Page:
WASHINGTON, Sept. 20, 2017 - A recent European Court of Justice opinion may boost the spirits of biotechnology backers, but it’s unlikely to advance the prospects for biotech agriculture on that continent.

The court decided Sept. 13 that neither the European Commission – the European Union’s governing arm – nor EU member states can adopt emergency prohibitions on cultivation of genetically modified crops unless it is “evident” that such cultivation is “likely to constitute a serious risk to human health, animal health or the environment.” Countries cannot simply rely on the EU’s “precautionary principle” in acting to avert potential risks without meeting that test, the court said.

The case arose from the prosecution of three Italian farmers who grew MON810, a Bt maize variety produced by Monsanto, despite their country’s adoption of emergency measures prohibiting the sowing of such seed.

Taken alone, the opinion “adds to the chorus of helpful statements from around the world that science should be the key factor in determining the safety of biotech crops,” said Matt O’Mara, vice president of international affairs at the Biotechnology Innovation Organization.

And Ron Moore, president of the American Soybean Association, said that “from a scientific standpoint, (the) ECJ ruling is a comforting one,” adding that he hopes “it will lead to similar science-based stances on genetic engineering in Europe in the years to come.”

But the decision is unlikely to make much difference in how genetically modified seed is treated in Europe, where only one variety – MON810, the genetically engineered corn at issue in the case – is approved for cultivation.

Beat Spath, EuropaBio

Beat Späth, EuropaBio

The ruling “sends an important signal in favor of science-based decision making, and against bans of safe products,” said Beat Späth, director of green biotechnology at EuropaBio. “Unfortunately, arbitrary bans on GMO cultivation will continue regardless under the more recent ‘opt out’ scheme.”

Späth is referring to a law approved by the European Parliament in 2015 that allows member states to ban cultivation on various grounds, including “environmental or agricultural policy objectives, or other compelling grounds such as town and country planning, land use, socioeconomic impacts, coexistence and public policy.”

Because of that legislation, Späth said, “We do not expect a direct impact from this court case on GMOs in the EU.”

“It is worth remembering,” he added, “that only one single GM crop (MON810) is authorized in the EU, but banned in more than half of the member states, and that our member companies have withdrawn most cultivation applications in the last few years, due to the improper implementation of the GM authorization system for cultivation.”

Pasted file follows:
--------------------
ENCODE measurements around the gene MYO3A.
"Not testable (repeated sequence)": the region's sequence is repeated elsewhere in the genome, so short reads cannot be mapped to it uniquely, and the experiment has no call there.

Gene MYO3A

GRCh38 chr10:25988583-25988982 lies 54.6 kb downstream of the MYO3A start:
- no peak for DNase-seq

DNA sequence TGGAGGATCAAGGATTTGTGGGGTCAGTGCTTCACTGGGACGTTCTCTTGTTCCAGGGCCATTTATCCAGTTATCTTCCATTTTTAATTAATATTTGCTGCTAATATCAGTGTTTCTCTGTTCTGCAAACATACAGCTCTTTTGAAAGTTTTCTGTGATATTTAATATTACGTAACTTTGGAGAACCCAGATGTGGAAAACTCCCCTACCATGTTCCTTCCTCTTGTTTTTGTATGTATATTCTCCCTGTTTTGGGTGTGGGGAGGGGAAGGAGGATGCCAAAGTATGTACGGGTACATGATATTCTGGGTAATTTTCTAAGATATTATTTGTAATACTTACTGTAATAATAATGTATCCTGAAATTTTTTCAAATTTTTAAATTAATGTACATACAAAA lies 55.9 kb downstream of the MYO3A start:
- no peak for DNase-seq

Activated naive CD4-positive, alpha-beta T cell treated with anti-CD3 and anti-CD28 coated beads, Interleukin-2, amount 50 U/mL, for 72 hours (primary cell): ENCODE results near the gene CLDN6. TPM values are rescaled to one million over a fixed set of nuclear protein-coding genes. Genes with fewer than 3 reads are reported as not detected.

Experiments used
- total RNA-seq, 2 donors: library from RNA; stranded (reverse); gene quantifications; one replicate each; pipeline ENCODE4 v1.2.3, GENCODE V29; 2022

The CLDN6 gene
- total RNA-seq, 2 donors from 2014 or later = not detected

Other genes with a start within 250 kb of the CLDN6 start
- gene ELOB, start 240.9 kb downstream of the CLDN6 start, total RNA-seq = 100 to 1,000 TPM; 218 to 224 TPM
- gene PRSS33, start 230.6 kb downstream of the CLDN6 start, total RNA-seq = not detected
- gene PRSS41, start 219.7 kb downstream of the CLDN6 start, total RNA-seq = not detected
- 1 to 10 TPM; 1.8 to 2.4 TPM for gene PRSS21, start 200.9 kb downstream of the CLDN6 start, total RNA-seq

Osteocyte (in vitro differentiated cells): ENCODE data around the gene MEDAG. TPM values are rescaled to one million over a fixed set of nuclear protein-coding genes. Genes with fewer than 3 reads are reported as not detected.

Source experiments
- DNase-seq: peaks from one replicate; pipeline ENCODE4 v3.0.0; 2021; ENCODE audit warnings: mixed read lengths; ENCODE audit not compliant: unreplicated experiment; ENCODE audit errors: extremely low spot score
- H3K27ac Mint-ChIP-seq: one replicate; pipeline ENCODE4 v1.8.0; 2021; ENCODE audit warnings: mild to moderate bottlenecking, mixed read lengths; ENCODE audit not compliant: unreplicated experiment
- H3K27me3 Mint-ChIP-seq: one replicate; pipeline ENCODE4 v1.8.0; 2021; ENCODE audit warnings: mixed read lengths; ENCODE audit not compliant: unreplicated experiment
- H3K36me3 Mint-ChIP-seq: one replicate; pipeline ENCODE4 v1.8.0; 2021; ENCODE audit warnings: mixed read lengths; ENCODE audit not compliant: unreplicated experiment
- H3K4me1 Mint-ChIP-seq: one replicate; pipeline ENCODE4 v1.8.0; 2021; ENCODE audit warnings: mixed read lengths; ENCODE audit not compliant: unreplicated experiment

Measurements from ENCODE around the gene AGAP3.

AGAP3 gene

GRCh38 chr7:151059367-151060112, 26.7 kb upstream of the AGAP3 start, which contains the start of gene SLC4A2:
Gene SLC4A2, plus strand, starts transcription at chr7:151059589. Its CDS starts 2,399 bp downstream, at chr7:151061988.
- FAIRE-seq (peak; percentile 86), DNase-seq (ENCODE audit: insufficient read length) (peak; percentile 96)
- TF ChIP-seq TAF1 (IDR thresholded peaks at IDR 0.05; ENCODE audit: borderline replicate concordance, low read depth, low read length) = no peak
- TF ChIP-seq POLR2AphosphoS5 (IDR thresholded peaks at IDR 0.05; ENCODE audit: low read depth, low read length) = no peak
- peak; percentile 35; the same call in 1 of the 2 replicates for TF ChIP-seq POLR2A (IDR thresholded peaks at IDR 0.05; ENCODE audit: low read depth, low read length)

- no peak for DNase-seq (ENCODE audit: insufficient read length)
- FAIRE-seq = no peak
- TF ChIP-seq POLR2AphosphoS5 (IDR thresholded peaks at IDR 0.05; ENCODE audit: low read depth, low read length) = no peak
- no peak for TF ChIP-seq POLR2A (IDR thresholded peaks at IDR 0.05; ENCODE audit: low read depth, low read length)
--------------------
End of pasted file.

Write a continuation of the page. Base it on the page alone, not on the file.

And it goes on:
Nineteen of the 28 EU countries have adopted GMO cultivation bans. By contrast, nearly 60 genetically modified crops have been approved “for import and processing and/or for food and feed in Europe,” Späth said. About half of the approved crops are types of GM maize, but others include soybeans, rapeseed, sugar beet and cotton.

GianCarlo Moschini, professor and Pioneer Chair in Science & Technology Policy in Iowa State’s Department of Economics, called the ruling “a welcome (and overdue) move in the right direction,” but added that he was “pessimistic that this is going to change much in the short term.”

“Things in Europe on this matter (GM crops) move at a glacial pace,” he said.

Steve Suppan, senior policy analyst at the Institute for Agriculture and Trade Policy in Minneapolis, said he did not find the decision surprising, and questioned the validity of the European Food Safety Authority’s review of MON810. When Italy asked the EC to adopt emergency measures in 2013, the commission relied on an EFSA opinion that said there was no justification for a ban. (EFSA, ECJ noted, said Italy had presented no new scientific evidence to justify its ban on cultivating MON810.)

But Suppan, citing a recent Corporate Europe Observatory report, said close to half of EFSA scientists have either direct or indirect financial conflicts of interest. (EFSA strongly disagreed with the findings of the study, calling CEO's figures “misleading and based on a specific interpretation of financial interests that EFSA does not agree with.")

Suppan said it’s important that countries be allowed to prohibit GM crop cultivation because of the importance of organic agriculture in Europe and the fact that European law does not provide legal protection to growers whose crops are contaminated by genetically modified pollen.


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